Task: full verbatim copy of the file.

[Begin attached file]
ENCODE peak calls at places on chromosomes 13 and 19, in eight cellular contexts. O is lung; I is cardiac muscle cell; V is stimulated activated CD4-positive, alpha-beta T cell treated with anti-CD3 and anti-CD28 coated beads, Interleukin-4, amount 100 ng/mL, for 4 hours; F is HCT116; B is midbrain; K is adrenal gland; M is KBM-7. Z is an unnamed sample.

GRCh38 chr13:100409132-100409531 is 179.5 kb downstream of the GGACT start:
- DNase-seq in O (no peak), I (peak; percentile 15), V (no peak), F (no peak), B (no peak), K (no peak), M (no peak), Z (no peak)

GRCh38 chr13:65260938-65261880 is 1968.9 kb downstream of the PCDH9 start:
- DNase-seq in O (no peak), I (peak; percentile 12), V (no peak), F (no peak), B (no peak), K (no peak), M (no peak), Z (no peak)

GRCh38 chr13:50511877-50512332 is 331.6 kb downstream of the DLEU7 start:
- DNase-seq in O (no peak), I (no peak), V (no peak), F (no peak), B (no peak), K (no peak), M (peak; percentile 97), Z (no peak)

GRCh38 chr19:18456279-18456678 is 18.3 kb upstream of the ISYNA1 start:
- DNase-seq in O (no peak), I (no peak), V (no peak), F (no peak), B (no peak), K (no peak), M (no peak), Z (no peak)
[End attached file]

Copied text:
ENCODE peak calls at places on chromosomes 13 and 19, in eight cellular contexts. O is lung; I is cardiac muscle cell; V is stimulated activated CD4-positive, alpha-beta T cell treated with anti-CD3 and anti-CD28 coated beads, Interleukin-4, amount 100 ng/mL, for 4 hours; F is HCT116; B is midbrain; K is adrenal gland; M is KBM-7. Z is an unnamed sample.

GRCh38 chr13:100409132-100409531 is 179.5 kb downstream of the GGACT start:
- DNase-seq in O (no peak), I (peak; percentile 15), V (no peak), F (no peak), B (no peak), K (no peak), M (no peak), Z (no peak)

GRCh38 chr13:65260938-65261880 is 1968.9 kb downstream of the PCDH9 start:
- DNase-seq in O (no peak), I (peak; percentile 12), V (no peak), F (no peak), B (no peak), K (no peak), M (no peak), Z (no peak)

GRCh38 chr13:50511877-50512332 is 331.6 kb downstream of the DLEU7 start:
- DNase-seq in O (no peak), I (no peak), V (no peak), F (no peak), B (no peak), K (no peak), M (peak; percentile 97), Z (no peak)

GRCh38 chr19:18456279-18456678 is 18.3 kb upstream of the ISYNA1 start:
- DNase-seq in O (no peak), I (no peak), V (no peak), F (no peak), B (no peak), K (no peak), M (no peak), Z (no peak)